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Photos courtesy of JIM TESTA

March 16, 2001:

Boy Howdy: The Creem Story

Austin Covention Center, Friday 16

By Margaret Moser, Austin Chronicle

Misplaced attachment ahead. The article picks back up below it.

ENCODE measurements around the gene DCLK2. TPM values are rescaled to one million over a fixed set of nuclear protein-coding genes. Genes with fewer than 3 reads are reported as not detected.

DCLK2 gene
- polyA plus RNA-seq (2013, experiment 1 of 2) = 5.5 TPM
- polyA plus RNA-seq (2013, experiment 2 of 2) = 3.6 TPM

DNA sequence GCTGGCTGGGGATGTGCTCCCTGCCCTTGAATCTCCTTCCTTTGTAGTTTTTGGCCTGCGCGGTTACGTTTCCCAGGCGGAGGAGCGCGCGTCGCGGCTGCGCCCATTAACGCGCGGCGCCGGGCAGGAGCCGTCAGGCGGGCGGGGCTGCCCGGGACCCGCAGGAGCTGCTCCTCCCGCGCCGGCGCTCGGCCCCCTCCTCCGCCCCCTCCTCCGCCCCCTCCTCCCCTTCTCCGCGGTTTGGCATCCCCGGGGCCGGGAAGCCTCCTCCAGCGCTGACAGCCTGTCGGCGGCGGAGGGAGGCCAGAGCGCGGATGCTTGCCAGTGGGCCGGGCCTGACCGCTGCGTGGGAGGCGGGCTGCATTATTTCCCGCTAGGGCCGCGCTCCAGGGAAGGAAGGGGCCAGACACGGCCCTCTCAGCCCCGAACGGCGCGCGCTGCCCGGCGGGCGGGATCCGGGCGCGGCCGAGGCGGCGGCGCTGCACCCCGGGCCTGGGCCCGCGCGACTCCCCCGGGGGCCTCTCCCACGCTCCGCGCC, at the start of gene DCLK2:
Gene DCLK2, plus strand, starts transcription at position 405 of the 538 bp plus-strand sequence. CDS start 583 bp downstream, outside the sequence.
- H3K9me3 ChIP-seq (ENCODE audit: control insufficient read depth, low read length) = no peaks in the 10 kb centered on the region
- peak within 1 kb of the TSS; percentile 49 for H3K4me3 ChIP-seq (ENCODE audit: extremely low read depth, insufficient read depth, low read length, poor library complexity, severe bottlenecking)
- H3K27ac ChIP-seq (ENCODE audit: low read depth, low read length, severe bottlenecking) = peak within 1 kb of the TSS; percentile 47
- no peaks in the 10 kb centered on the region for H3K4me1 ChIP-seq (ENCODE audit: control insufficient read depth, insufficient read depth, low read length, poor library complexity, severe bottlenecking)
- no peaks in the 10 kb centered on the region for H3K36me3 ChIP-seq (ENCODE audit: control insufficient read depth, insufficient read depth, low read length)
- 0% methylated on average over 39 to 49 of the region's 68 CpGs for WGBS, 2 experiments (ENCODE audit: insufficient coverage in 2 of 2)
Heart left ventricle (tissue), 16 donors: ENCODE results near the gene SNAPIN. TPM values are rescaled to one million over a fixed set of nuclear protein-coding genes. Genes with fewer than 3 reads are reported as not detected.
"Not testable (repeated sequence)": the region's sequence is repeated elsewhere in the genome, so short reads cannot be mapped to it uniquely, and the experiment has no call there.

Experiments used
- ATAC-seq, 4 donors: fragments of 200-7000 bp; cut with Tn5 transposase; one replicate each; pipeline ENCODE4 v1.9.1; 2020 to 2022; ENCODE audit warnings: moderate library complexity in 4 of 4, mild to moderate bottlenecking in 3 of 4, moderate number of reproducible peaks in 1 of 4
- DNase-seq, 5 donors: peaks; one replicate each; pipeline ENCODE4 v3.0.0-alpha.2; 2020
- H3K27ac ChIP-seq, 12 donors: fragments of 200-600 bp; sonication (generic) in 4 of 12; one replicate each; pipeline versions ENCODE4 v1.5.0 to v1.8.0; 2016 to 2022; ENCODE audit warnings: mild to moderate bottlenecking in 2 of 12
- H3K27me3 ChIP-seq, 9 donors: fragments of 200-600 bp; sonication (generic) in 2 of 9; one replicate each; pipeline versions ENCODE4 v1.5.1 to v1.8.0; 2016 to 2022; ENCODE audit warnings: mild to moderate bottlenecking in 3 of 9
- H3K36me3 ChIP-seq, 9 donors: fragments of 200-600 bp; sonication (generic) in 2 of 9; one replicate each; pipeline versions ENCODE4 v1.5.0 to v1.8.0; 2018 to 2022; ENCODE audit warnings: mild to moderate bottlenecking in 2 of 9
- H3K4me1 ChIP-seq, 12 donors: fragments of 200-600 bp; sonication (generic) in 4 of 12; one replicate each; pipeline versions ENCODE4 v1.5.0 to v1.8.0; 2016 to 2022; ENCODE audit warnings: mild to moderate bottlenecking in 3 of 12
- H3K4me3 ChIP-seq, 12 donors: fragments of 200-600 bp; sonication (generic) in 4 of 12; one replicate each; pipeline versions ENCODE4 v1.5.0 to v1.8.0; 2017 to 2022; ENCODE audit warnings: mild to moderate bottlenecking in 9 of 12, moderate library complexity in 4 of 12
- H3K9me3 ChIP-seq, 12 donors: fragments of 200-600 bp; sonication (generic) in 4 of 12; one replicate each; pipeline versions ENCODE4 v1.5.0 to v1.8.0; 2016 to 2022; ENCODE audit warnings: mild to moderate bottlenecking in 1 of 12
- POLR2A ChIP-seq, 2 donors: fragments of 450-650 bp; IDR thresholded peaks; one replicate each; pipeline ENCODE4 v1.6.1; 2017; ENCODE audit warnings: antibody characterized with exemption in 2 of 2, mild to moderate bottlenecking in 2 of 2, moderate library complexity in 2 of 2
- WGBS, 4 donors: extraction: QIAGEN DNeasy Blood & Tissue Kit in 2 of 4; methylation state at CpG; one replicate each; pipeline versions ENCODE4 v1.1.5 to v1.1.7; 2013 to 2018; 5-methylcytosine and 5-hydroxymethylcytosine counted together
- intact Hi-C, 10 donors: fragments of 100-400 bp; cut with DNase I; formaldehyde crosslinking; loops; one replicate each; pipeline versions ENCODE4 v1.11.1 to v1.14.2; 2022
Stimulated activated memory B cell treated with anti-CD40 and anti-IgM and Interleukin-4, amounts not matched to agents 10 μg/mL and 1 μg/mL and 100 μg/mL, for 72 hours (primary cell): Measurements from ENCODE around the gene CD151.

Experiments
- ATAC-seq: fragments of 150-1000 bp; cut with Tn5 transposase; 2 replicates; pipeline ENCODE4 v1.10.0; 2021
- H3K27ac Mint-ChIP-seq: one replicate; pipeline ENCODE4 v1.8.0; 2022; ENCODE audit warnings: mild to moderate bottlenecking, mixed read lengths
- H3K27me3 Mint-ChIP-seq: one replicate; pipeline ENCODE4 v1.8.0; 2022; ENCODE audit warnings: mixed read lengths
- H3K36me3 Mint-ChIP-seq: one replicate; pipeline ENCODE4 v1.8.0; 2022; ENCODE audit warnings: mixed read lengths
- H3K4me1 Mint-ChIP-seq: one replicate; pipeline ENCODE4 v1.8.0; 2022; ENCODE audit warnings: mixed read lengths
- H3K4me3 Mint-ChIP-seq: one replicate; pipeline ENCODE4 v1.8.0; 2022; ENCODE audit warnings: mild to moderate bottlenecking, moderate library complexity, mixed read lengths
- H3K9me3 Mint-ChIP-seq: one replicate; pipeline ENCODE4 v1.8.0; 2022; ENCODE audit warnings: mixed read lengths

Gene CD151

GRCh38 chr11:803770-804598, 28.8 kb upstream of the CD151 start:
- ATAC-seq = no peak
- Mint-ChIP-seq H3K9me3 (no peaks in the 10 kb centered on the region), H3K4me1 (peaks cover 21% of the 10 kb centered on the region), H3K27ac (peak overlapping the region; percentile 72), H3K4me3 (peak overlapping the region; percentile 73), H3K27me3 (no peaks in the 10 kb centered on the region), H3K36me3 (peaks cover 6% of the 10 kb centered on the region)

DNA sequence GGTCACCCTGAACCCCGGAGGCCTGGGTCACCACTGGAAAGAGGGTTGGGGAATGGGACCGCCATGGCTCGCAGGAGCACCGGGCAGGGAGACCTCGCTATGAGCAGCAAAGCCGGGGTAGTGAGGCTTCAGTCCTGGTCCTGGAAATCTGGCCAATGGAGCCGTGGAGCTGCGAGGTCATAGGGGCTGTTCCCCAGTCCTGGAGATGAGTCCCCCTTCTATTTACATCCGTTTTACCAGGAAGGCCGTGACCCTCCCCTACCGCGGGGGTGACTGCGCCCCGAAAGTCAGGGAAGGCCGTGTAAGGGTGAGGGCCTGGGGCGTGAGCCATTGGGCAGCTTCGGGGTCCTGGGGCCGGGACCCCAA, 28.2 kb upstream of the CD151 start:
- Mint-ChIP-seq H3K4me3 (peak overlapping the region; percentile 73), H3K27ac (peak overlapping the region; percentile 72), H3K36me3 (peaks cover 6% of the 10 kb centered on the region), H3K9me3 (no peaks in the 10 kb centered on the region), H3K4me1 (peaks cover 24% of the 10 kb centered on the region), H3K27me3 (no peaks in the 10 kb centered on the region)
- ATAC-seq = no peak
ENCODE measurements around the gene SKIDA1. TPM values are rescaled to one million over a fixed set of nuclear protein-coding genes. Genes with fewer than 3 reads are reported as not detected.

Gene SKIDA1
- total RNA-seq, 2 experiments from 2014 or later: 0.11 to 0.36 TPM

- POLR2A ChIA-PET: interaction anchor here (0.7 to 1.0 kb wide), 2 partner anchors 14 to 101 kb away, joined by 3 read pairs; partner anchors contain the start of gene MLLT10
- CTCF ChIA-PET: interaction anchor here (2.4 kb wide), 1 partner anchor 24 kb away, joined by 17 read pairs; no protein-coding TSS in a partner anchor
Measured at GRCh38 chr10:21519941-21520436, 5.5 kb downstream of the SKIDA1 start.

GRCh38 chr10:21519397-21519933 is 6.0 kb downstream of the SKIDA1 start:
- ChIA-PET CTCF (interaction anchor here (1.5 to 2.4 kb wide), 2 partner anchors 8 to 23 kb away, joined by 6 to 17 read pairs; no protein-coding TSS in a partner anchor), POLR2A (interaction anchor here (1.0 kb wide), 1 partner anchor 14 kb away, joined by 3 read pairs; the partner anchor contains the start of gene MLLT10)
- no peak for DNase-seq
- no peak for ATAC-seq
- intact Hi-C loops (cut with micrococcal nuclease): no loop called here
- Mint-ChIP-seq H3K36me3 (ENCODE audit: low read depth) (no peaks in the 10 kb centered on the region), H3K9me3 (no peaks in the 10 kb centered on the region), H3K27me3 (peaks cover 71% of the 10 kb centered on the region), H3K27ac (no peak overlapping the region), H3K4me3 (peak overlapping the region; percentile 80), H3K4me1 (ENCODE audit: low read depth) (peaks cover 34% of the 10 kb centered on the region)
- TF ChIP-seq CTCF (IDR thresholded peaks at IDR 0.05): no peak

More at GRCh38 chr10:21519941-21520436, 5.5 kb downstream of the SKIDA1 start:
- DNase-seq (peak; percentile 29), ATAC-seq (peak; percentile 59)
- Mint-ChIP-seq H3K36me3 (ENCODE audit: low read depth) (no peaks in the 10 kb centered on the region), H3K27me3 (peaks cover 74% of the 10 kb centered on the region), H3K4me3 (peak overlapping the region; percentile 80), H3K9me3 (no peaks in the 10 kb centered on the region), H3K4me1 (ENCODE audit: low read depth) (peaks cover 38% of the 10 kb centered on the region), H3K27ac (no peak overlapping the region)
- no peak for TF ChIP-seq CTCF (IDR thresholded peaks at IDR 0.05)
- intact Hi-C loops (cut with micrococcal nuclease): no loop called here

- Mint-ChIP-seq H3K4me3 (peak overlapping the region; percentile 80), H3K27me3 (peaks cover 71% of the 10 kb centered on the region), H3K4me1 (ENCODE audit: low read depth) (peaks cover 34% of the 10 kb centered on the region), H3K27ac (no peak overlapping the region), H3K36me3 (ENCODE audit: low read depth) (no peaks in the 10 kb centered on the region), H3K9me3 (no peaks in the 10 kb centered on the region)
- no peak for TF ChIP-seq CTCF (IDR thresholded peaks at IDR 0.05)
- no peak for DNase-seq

Getting nine former staffers from Creem magazine on a panel and not having to call 911 was a feat in itself, but it provided some of the liveliest 75 minutes of the conference. The Detroit-based rock magazine thrived during the Seventies and Eighties, but fell victim to a variety of ailments that shut it down at the end, including the high cost of publishing. Dave Marsh, Jaan Uhelzski, Ben Edmonds, Ed Ward, John Morthland, Susan Whithall, Billy Altman, Bill Holdship, and moderator Jim Derogatis waxed rhapsodic, squabbled, squawked, and otherwise took joy in reminiscing about the publication's heyday. Opening with a short film clip of Creem staffers back in the early Seventies featuring "the president of the Stooges Fan Club," Lester Bangs, the generation gap between the staffers of the early days and those who were there at the end made for fascinating insight, intelligent discourse, and occasional laughs. Noting the not-coincidental relationship with Detroit's strong music scene, "We were part of the guitar army," opined Dave Marsh. "It was a lifestyle, not a job," Detroit News critic Susan Whithall agreed. Edmonds, now U.S. editor of MOJO, concurred, but said that "apart from a passion for music, [the writers] had nothing in common." Still, Jim Derogatis' description of walking into the empty Creem offices for the first time and finding publisher Barry Kramer dancing alone to the Kinks was as much an affirmation of the spirit of rock criticism as it was a tender and personal memory. "When we saw something that scared us, we moved toward it," stated Dave Marsh, echoing Creem's fearless attitude in the then-new frontier of rock journalism, giving the world terms like "heavy metal" and "punk." Not all the audience was as warm and fuzzy, as a younger writer accused the nine of complacency, asking if they were given $40 million, would they do it again? Well, son, the former are in their 40s and 50s now, and setting the world on fire is less important than mortgage payments, but that doesn't mean music doesn't matter. It just means, as Marsh said, "Creem was an outsider magazine. You don't start outsider magazines on $40 million."